6 Apr 2013
Mapping global IP norm making in the digital age in the light of sustaining global public goods
A paper presented at the panel 'The Politics of Intellectual Property Rights: Diffusion and Resistance', as part of the International Studies Association Annual Convention; 03 Apr 2013 - 06 Apr 2013, San Francisco, CA
The advent and widespread of digital technologies have had and continue to have various repercussions for intellectual property (IP) protection. The possibilities of the digital media format to produce perfect copies, to communicate instantaneously to millions, and to create around and on top of existing (mostly copyrighted) content are but a few of the features associated with digital technologies that have caused deep disruptions in the conventional IP system and its balances, which were precarious even in the offline/analogue age. The paper briefly maps these shifts. Its core interest lies however with the responses within the IP-regulating institutions and with the battles of the stakeholders triggered by the digital (r)evolution. It asks how traditional state and non-state actors have positioned themselves in the fight to secure extended and efficiently enforced IPRs in cyberspace – especially copyright – and how others resist this process and attempt counteraction.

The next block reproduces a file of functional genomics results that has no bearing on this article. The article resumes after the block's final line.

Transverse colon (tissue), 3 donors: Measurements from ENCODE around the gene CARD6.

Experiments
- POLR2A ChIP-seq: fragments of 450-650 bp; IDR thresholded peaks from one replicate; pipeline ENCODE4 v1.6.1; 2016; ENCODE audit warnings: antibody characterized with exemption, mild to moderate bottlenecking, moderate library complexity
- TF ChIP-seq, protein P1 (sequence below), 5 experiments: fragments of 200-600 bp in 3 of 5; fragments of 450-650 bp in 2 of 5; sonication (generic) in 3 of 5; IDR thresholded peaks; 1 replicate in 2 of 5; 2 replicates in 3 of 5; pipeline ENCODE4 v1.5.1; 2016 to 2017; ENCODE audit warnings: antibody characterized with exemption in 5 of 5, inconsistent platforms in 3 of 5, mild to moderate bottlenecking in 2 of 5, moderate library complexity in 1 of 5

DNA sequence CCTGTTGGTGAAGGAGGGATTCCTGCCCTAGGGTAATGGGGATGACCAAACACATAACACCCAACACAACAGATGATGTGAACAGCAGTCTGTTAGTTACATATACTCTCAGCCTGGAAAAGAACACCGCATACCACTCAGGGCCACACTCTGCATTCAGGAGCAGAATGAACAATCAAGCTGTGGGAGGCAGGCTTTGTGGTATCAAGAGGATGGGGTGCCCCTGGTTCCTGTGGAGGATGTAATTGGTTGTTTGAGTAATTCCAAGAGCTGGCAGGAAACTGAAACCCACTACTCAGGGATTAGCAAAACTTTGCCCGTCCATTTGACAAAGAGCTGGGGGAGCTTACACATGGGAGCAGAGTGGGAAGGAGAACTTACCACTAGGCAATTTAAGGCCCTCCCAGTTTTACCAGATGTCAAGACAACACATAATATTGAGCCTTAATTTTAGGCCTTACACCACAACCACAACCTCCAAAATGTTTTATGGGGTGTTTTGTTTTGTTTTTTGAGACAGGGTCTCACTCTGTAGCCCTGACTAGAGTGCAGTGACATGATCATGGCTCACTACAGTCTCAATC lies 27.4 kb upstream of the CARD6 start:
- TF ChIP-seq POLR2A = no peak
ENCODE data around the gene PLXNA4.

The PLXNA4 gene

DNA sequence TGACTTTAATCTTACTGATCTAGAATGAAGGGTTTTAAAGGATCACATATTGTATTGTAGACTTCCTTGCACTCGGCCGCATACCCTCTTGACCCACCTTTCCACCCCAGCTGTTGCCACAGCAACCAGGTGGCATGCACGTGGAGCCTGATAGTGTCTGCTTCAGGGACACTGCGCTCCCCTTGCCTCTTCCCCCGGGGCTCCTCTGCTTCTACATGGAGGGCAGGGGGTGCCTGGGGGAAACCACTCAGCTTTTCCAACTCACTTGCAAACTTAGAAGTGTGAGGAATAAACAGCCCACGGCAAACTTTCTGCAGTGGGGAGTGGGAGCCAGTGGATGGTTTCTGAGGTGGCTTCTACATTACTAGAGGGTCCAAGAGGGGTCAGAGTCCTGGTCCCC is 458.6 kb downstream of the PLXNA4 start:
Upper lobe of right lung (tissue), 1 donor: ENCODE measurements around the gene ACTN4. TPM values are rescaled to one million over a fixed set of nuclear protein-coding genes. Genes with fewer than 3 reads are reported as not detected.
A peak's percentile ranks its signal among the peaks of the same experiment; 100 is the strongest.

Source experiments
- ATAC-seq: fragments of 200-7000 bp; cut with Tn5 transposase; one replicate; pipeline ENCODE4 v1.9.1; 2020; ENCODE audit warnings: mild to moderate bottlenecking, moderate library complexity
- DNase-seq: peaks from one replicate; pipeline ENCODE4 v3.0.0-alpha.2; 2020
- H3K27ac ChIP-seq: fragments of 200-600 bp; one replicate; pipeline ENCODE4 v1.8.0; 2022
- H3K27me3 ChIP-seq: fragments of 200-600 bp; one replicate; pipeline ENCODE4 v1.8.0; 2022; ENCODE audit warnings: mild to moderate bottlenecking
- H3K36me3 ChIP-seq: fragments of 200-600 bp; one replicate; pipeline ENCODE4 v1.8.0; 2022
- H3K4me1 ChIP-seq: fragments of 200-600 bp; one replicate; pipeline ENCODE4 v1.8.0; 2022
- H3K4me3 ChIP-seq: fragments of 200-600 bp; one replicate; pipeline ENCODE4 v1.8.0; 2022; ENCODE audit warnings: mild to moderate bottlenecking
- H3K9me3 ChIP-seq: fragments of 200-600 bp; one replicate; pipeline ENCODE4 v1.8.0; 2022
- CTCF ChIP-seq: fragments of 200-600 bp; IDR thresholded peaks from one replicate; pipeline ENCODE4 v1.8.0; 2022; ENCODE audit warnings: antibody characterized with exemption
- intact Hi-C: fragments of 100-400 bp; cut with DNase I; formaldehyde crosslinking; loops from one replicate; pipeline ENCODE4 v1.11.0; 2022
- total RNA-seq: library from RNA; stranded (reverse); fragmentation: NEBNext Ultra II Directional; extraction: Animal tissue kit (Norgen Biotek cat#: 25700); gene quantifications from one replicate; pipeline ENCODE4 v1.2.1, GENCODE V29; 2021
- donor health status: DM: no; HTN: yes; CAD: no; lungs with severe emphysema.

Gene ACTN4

Against the backdrop of addressing these questions, it is the aim of the paper to contemplate the provision of global public goods in this messy environment driven by lobbying interests and clubs of countries and defined by proliferating forms of fragmented governance. Our hypothesis is that the sustainable provision of essential global public goods, such as access to culture, is only made more difficult and that the present global IP institutional architecture does not provide suitable avenues for addressing fundamental public interest issues in cyberspace. This is on the one hand due to the forcefully endorsed interests of the industry in manifold forums and at all levels of governance (international, regional and bilateral). On the other hand, it is the result of the complexity of issues, which go beyond copyright per se but involve network regulation, extra-territorial effects of national regulation and industry self-regulation, to mention but a few. Through these other paths, the actual policy space available may already be substantially reduced. It may appear also that freedom of information and its institutional counterparts of pluralism and diversity are somewhat ranked lower in the priority lists of developing countries and some advocacies, especially in comparison to issues of global health and biodiversity. Other actors have on the other hand powerfully criticized the current copyright regime as unfit to accommodate contemporary forms of creativity, creative expression and co-operation in the digital environment, and have put forward alternative models, such as notably the creative commons licence. Still, these discussions have not led to any concerted action by developing countries and/or civil society to address issues of global institutional design in IP, as efforts are spread in multiple domains and packaged together with other questions. The broad theoretical framework of the paper will be that of new governance theories, and their antecedent of legal pluralism.